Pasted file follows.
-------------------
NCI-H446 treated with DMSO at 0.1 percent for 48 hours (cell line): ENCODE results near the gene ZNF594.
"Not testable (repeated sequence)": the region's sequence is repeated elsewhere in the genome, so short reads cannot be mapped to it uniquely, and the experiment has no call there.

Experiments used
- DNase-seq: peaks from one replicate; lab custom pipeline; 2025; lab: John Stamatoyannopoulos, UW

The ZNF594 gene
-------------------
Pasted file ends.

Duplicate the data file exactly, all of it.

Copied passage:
NCI-H446 treated with DMSO at 0.1 percent for 48 hours (cell line): ENCODE results near the gene ZNF594.
"Not testable (repeated sequence)": the region's sequence is repeated elsewhere in the genome, so short reads cannot be mapped to it uniquely, and the experiment has no call there.

Experiments used
- DNase-seq: peaks from one replicate; lab custom pipeline; 2025; lab: John Stamatoyannopoulos, UW

The ZNF594 gene